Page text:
Israel is a country of limited natural and financial resources. On the other hand it has been for several years on the forefront of research and development in advanced technologies. Israel is following the example of many other small countries that has sharply defined scientific and technological policies as a way of enhancing its competitive position and counterbalancing the limited natural resources that they have. The two main reasons behind the success of the Israeli high technology industry are the unmatched pool of highly skilled workers and the world-renowned research and academic capabilities that the country has. Israeli authorities encourage the establishment of centres of excellence, whereas the scientists and engineers working on them constantly struggle with the challenge of quickly developing new and innovative solutions.
The Israeli research and development (R&D) expertise has throughout the years expanded out of the military sphere where it was firstly concentrated. Currently universities and research institutes play an equal part in expanding the technological base of the country as dozens of government and public research institutes, medical centres conduct R&D. The most important of them are: the Technion and the Hebrew University the "Bar-Ilan University, Tel Aviv University, the University of Haifa the Ben-Gurion University of the Negev, the Hadassah Medical Center in Jerusalem and the Hebrew University's Faculty of Agriculture in Rehovot. Furthermore, in several cases, there is cooperation between high tech industrial parks and neighbouring universities. The most significant examples are: the Kiryat Weizmann Industrial Park and the Weizmann Institute in Rehovot; Jerusalem's Har Hotzvim and Malkah Technological Parks and the Hebrew University; the MATAM High Tech Park in Haifa and the Haifa Technion; and the Atidim High Tech Park and Tel Aviv University.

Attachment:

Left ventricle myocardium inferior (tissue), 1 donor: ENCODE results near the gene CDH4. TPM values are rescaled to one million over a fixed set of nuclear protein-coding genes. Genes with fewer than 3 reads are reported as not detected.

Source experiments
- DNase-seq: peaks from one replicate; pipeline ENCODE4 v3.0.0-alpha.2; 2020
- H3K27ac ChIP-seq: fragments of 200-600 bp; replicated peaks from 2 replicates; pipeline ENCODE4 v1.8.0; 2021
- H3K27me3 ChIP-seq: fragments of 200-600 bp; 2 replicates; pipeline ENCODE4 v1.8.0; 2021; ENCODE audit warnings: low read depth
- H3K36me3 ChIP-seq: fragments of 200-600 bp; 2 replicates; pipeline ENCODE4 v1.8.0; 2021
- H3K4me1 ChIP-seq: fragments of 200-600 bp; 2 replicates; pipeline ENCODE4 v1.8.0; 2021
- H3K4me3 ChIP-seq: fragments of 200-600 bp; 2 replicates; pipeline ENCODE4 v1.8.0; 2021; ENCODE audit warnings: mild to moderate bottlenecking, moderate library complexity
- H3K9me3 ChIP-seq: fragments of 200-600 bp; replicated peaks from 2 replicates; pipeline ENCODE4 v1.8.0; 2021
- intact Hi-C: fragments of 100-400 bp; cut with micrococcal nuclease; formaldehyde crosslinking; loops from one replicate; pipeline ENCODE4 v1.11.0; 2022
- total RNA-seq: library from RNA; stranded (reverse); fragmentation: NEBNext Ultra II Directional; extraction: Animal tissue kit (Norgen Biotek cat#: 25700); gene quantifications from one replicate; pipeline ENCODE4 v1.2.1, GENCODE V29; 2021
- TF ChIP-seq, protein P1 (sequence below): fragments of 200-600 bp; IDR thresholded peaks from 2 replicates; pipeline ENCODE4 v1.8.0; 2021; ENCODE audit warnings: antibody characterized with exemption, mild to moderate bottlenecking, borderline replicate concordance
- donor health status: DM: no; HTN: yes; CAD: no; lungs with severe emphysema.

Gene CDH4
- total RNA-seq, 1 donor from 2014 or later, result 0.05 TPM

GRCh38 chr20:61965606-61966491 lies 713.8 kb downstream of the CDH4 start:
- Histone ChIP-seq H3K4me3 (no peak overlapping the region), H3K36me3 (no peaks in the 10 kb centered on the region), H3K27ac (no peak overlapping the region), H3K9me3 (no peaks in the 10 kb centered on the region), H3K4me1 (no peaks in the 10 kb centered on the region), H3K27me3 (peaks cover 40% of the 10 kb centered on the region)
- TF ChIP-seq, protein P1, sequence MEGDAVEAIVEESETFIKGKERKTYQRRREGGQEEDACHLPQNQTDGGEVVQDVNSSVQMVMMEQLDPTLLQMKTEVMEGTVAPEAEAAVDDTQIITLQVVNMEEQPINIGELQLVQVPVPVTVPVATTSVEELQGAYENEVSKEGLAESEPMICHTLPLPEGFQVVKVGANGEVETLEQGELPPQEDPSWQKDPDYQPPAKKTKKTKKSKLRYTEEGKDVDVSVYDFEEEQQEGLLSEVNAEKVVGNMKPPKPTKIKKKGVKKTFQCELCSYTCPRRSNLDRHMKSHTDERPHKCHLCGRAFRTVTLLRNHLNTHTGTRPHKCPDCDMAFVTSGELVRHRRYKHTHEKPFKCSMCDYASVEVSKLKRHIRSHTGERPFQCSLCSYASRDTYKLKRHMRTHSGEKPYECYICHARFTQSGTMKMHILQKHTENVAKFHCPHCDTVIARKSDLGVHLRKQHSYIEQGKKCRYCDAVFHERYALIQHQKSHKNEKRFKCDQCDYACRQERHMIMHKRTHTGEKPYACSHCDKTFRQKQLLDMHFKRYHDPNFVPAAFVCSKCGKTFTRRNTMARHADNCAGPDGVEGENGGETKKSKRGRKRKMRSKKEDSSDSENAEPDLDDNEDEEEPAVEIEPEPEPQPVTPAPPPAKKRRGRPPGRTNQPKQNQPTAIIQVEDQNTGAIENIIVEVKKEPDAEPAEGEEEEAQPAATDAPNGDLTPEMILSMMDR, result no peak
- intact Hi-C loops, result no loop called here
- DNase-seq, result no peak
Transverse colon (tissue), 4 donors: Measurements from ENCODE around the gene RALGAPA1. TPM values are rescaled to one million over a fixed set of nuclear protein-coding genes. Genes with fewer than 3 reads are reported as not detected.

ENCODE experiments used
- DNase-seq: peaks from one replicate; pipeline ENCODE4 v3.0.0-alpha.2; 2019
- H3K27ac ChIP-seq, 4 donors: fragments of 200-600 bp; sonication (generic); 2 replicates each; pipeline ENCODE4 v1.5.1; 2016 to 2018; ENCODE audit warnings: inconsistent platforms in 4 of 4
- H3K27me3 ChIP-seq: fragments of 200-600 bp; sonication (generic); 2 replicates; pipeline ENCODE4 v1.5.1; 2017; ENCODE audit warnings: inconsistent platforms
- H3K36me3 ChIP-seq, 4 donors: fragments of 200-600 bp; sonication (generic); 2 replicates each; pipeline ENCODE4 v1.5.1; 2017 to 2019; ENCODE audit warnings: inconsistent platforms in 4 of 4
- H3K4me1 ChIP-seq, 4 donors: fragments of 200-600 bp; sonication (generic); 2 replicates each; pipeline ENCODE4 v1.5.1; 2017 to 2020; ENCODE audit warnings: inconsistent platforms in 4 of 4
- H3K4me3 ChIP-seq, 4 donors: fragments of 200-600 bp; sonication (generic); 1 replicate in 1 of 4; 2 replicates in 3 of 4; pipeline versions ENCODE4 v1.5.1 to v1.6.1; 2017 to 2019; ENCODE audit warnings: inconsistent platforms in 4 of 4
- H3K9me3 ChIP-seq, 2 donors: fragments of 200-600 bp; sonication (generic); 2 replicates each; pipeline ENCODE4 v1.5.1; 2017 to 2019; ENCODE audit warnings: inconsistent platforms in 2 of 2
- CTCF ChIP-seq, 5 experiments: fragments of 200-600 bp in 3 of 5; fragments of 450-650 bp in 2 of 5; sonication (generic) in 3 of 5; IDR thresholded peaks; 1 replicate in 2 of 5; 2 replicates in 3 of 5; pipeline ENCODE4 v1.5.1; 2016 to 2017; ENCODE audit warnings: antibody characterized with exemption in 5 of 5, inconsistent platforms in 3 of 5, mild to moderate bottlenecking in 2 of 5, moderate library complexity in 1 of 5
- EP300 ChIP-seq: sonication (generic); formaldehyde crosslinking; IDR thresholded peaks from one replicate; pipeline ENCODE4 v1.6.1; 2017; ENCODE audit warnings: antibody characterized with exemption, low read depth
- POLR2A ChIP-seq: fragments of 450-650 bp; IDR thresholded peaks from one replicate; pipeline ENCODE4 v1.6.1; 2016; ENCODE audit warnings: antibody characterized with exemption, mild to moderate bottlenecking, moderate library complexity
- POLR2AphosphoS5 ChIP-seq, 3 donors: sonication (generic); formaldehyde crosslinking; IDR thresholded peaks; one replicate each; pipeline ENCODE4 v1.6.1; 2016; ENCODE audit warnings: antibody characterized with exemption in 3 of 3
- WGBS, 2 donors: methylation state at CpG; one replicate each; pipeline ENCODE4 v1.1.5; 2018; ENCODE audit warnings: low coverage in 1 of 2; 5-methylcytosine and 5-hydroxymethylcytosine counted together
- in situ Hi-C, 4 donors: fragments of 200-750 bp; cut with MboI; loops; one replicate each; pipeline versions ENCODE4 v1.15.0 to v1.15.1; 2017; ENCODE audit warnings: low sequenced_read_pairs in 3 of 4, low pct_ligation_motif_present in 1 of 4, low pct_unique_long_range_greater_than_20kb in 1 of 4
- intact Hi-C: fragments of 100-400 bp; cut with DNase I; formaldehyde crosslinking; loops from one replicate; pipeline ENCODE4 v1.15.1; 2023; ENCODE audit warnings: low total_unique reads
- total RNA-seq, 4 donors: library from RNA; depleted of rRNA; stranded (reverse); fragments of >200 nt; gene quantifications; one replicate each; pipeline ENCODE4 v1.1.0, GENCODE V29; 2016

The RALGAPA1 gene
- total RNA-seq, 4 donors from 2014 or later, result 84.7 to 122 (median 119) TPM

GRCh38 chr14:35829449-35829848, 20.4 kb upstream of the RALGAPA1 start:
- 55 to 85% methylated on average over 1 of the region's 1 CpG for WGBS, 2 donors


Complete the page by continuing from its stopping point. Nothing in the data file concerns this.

Israel is definitely a success story when it comes to R&D. This is highlighted by the fact that is 2nd (behind only the United States) on a per capita basis in its ability to generate new, technology-based companies with innovative market-focused products. One of the reasons of this success is without a doubt the importance that the Israeli government showcases in R&D. The government offers generous assistance to both high technology and other companies, to subsidize R&D and capital spending. According to the Israeli Ministry of Foreign Affairs the Office of the Chief Scientist (OCS) of the Ministry of Industry and Trade disburses to companies some $400 million annually in grants that cover between 30% and 66% of total development costs. The OCS recoups about $100 million per year in royalty payments from subsequent sales of successful products. As a result the amount that the country spent on research and development (R&D), in relation to its Gross Domestic Product (GDP), is among the highest in the world.
Apart from R&D the large pool of qualified personnel that Israel has is another reason why the country is performing well in advanced technologies. It is indicative that more than 20% of the country's workforce is university graduates.
An unusual source of talented people comes from the Israel Defence Forces. The army plays the role of a “big school” as it actually performs a nationwide screening program through which identifies young people with talent in advance technologies and puts them through rigorous training via elite programs and other military functions. Additionally, the army helps young people to establish personal networks that often form the basis for later partnerships in industry. Therefore in Israel, you can often find co-founders of many high tech companies began working together in the same army unit, something that can be fairly characterised as unique.
Israeli companies are global leaders in developing and implementing high technology solutions. They have developed the ability to foresee market needs and devise innovative, cost-effective software products in a rapid and flexible way. Skilled workforce and advanced R&D capabilities has been the key elements behind this procedure.
Epicos Newsletter Head Editor